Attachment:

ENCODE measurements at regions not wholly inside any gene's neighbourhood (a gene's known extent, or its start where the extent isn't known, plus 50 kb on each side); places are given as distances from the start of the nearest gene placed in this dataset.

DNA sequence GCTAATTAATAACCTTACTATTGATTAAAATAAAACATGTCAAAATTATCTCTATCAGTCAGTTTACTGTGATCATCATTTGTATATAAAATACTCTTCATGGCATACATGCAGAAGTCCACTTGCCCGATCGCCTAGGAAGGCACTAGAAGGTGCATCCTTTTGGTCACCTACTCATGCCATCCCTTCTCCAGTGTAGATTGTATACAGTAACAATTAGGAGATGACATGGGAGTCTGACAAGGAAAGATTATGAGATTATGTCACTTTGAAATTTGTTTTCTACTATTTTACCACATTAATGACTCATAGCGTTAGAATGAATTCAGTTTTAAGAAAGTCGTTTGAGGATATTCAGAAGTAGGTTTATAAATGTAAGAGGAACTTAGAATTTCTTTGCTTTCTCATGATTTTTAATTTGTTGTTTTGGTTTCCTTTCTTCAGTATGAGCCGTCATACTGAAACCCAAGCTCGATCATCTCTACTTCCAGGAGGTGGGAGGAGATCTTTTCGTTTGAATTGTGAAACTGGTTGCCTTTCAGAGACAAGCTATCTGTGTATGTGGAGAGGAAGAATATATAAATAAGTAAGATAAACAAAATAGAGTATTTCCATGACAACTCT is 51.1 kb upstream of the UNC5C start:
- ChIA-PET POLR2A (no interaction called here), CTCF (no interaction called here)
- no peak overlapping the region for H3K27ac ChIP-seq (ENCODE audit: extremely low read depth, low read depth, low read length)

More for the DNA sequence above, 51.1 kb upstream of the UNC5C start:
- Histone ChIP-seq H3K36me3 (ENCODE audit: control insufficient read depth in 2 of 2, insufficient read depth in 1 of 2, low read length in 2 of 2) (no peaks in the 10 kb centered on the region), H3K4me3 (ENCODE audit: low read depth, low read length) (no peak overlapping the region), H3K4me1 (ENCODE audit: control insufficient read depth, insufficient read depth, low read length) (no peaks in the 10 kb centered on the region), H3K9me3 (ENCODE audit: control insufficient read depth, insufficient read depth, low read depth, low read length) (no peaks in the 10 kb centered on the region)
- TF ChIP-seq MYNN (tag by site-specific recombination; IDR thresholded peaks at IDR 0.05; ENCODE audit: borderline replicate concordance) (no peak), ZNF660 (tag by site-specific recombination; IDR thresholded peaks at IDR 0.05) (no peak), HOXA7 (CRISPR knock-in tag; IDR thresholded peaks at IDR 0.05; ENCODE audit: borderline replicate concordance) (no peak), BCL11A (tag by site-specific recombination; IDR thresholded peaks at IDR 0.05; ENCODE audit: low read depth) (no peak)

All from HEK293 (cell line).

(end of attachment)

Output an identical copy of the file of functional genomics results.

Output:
ENCODE measurements at regions not wholly inside any gene's neighbourhood (a gene's known extent, or its start where the extent isn't known, plus 50 kb on each side); places are given as distances from the start of the nearest gene placed in this dataset.

DNA sequence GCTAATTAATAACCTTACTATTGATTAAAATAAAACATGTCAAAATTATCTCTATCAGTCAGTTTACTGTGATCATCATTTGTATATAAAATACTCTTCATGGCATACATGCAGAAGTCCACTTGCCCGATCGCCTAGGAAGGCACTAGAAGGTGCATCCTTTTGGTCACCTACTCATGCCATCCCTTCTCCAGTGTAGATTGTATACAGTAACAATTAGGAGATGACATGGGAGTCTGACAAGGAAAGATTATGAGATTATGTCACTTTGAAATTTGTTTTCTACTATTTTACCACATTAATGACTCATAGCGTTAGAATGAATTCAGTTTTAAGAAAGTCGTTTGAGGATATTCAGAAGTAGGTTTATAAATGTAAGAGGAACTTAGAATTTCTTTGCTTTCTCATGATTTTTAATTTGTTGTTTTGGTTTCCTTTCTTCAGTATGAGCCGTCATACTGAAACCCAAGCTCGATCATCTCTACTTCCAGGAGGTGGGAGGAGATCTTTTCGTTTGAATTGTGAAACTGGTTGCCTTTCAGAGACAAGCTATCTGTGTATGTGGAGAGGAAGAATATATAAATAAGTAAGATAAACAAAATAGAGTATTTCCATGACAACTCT is 51.1 kb upstream of the UNC5C start:
- ChIA-PET POLR2A (no interaction called here), CTCF (no interaction called here)
- no peak overlapping the region for H3K27ac ChIP-seq (ENCODE audit: extremely low read depth, low read depth, low read length)

More for the DNA sequence above, 51.1 kb upstream of the UNC5C start:
- Histone ChIP-seq H3K36me3 (ENCODE audit: control insufficient read depth in 2 of 2, insufficient read depth in 1 of 2, low read length in 2 of 2) (no peaks in the 10 kb centered on the region), H3K4me3 (ENCODE audit: low read depth, low read length) (no peak overlapping the region), H3K4me1 (ENCODE audit: control insufficient read depth, insufficient read depth, low read length) (no peaks in the 10 kb centered on the region), H3K9me3 (ENCODE audit: control insufficient read depth, insufficient read depth, low read depth, low read length) (no peaks in the 10 kb centered on the region)
- TF ChIP-seq MYNN (tag by site-specific recombination; IDR thresholded peaks at IDR 0.05; ENCODE audit: borderline replicate concordance) (no peak), ZNF660 (tag by site-specific recombination; IDR thresholded peaks at IDR 0.05) (no peak), HOXA7 (CRISPR knock-in tag; IDR thresholded peaks at IDR 0.05; ENCODE audit: borderline replicate concordance) (no peak), BCL11A (tag by site-specific recombination; IDR thresholded peaks at IDR 0.05; ENCODE audit: low read depth) (no peak)

All from HEK293 (cell line).